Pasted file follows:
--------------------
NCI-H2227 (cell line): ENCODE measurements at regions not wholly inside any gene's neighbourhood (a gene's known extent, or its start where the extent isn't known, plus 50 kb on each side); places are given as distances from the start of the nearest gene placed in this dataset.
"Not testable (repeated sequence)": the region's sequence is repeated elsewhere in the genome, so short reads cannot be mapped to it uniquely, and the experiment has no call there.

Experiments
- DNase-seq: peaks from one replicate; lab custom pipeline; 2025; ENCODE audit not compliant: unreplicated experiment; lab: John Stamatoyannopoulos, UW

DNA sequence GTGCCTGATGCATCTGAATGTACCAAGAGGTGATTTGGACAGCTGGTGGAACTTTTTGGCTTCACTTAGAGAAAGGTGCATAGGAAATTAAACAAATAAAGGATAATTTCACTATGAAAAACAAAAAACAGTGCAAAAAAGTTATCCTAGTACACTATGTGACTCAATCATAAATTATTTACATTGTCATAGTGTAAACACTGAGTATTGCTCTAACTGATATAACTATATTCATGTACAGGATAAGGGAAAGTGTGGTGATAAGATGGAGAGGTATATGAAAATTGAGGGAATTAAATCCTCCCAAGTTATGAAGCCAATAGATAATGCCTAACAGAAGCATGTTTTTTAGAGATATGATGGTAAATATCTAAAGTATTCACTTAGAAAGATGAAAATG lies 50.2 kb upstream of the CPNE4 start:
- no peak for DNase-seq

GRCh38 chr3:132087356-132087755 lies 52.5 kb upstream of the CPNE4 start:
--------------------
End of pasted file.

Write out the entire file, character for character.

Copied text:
NCI-H2227 (cell line): ENCODE measurements at regions not wholly inside any gene's neighbourhood (a gene's known extent, or its start where the extent isn't known, plus 50 kb on each side); places are given as distances from the start of the nearest gene placed in this dataset.
"Not testable (repeated sequence)": the region's sequence is repeated elsewhere in the genome, so short reads cannot be mapped to it uniquely, and the experiment has no call there.

Experiments
- DNase-seq: peaks from one replicate; lab custom pipeline; 2025; ENCODE audit not compliant: unreplicated experiment; lab: John Stamatoyannopoulos, UW

DNA sequence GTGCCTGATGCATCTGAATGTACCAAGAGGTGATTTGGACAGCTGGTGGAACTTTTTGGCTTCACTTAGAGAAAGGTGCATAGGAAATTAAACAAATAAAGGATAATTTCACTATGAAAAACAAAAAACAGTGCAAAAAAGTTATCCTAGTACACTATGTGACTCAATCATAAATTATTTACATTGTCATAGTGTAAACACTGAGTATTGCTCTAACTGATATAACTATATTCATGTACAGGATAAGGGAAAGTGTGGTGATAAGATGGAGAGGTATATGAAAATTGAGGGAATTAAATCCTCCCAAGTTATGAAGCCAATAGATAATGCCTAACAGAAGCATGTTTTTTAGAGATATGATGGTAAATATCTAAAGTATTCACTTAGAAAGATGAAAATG lies 50.2 kb upstream of the CPNE4 start:
- no peak for DNase-seq

GRCh38 chr3:132087356-132087755 lies 52.5 kb upstream of the CPNE4 start: